The sirens were sounded among digital advertisers well before Apple’s iOS 14 update was initially released in September 2020. If you can recall the headlines, there were lofty myths regarding the update – many of which, at this point, have been proven false. Although many myths were busted over the last several months, there are aspects of this evolving update that will impact your digital marketing strategy. The question is, how big is the impact?
Without getting too technical, here are the key aspects of the iOS 14 update all digital marketers need to know:
What the Update Means
Simply put, the major reason for Apple’s iOS 14 update is consumer privacy.
Each time an app is installed, the update will require the app to educate the consumer on what data and personal information the app will track before installation, and it will ask the consumer for permission to track once the app is installed. You know the push notifications most of us quickly breeze through when downloading a new app? That’s what we’re talking about here. With data privacy becoming increasingly important, the reality is many consumers will opt out of ad tracking opportunities.
Advertisers track iOS consumers’ data via IDFA (Identifier for Advertisers). With the implementation of the new iOS update, iOS users can opt out of the IDFA before an app install, which would cripple data collection. Since the update is intended to protect consumers, it is a slippery slope for advertisers to make criticism without coming off as insincere toward their consumers.
While Facebook and Google are the Goliaths of the digital advertising space, that doesn’t mean the latest iOS 14 update will be the David. Since both Facebook and Google have their Software Development Kits (SDK) on over half of the top two 100 grossing apps on iOS, there is still a way for them to collect data on consumer value.
How the Update Impacts Your Facebook Advertising
A study by Flurry Analytics unveiled that in the first three weeks of the iOS 14.5 rollout, the global opt-in rate for data collection average was 13%, whereas the U.S. Daily Opt-In Rate was averaged around 6%.
So, what does this mean for advertisers? When a consumer opts out, advertisers do not have access to their IDFA (Identifier for Advertisers). This means ad targeting will be limited because user behavior will no longer be tracked via the Facebook pixel. Furthermore:
- There will be no real-time reporting on iOS 14 devices that opted out.
- Conversions made by users who opted out that use iOS 14 devices will not be tracked.
- Retargeting audiences will be reduced – your pixel will be limited to eight total events.
- Finally, the pixel will no longer report the demographics of iOS 14 users who have opted out.
Essentially what this means is tracking via Facebook will be limited once the iOS 14 is fully implemented. If an iOS user opts out of tracking before an app install you will not be able to collect any of their data related to demographics, interests or behaviors. This lack of data collection will inevitably hinder retargeting audiences.
How the Update Impacts Your Google Ads
Facebook isn’t the only platform affected by the update. Google Ads will also see a performance fluctuation. Several of Google’s campaign types will see a performance drop in targeting based on interests, which will inevitably impact ad performance. However, Google search campaigns should remain unaffected.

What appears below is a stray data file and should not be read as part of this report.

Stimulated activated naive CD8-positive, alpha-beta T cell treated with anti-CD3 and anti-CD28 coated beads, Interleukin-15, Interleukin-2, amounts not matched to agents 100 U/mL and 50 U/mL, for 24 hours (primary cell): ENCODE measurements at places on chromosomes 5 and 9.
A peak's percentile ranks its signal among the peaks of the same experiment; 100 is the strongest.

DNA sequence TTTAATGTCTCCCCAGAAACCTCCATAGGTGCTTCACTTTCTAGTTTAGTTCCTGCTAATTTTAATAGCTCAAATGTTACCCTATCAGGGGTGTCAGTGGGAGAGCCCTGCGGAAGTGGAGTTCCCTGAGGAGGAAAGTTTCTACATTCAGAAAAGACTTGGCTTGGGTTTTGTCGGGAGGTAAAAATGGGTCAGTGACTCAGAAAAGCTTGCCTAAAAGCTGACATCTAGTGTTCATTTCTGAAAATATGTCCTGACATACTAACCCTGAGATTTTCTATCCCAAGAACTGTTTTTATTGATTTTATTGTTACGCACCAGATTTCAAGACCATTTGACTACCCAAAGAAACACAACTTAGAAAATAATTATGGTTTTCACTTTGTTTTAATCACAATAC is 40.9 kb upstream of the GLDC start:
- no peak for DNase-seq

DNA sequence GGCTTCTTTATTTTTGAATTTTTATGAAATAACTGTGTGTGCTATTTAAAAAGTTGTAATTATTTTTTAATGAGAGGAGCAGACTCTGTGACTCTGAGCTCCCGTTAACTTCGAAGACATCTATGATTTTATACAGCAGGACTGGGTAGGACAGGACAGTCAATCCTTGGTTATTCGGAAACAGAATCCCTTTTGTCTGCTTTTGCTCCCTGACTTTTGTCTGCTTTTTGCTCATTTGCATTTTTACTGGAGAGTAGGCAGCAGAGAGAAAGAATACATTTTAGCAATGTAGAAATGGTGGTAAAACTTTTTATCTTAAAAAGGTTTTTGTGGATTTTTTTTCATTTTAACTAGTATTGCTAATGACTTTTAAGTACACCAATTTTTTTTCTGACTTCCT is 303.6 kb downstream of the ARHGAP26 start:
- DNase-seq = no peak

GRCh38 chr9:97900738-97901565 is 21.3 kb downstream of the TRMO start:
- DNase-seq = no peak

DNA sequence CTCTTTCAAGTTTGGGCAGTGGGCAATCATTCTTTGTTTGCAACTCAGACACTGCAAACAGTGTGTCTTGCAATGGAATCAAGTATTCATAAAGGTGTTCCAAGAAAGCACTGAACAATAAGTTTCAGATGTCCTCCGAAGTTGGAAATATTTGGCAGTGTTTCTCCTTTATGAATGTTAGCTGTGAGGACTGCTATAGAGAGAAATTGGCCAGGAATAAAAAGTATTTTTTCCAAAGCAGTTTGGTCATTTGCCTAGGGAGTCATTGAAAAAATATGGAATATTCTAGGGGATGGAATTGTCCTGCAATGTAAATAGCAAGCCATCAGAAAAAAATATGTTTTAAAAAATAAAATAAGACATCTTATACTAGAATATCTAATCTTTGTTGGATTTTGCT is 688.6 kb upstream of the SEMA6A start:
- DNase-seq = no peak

Much like Facebook, Google Ads will also see a reduction in remarketing target audiences – this will show negative effects on campaign performance. The two main things these changes will affect? Conversion volume and bidding strategy. Another aspect of Google Ads that will be hugely affected will be frequency capping, meaning the number of times an ad can be shown to a consumer will be limited.
Additionally, Google announced in early 2020 that it would eliminate third-party cookies from Chrome (but this has yet to occur). While there have been small attempts, the biggest shift has been advertisers no longer having the ability to target by individual, but they can target by groups based on interests. The latest from Google on this ban is that by 2023 it will stop supporting third-party cookies.
What You Can Do
Despite these changes, there are things you can do to combat the negative effects of this update. As we mentioned, with fewer data collected from Facebook there are limitations on the size of retargeting audiences. The best way to prepare for this shift is to prioritize the use of first-party data. On Facebook, this may include creating custom audiences from owned lists of email addresses and phone numbers. Advertisers should also explore opportunities to keep users on the platform through Facebook’s Lead Ads to capture more reliable data for retargeting purposes.
Outside of Facebook, the most critical best practice you can implement is to rely more on first-party data collection. In line with Franco’s commitment to integrated communications programs, we always preach that content marketing must be front and center of every digital strategy.
As we prepare for a world without third-party cookies, all brands must consider how they will actively collect first-party data. Crafting opportunities to drive meaningful actions on your website – while having proper website tracking tools in place – will be critical. Neil Patel offers a tactical breakdown of using first-party data for ad personalization on his blog.
If there is anything this update will teach businesses and advertisers alike is that the digital landscape is constantly changing, but content will remain king.
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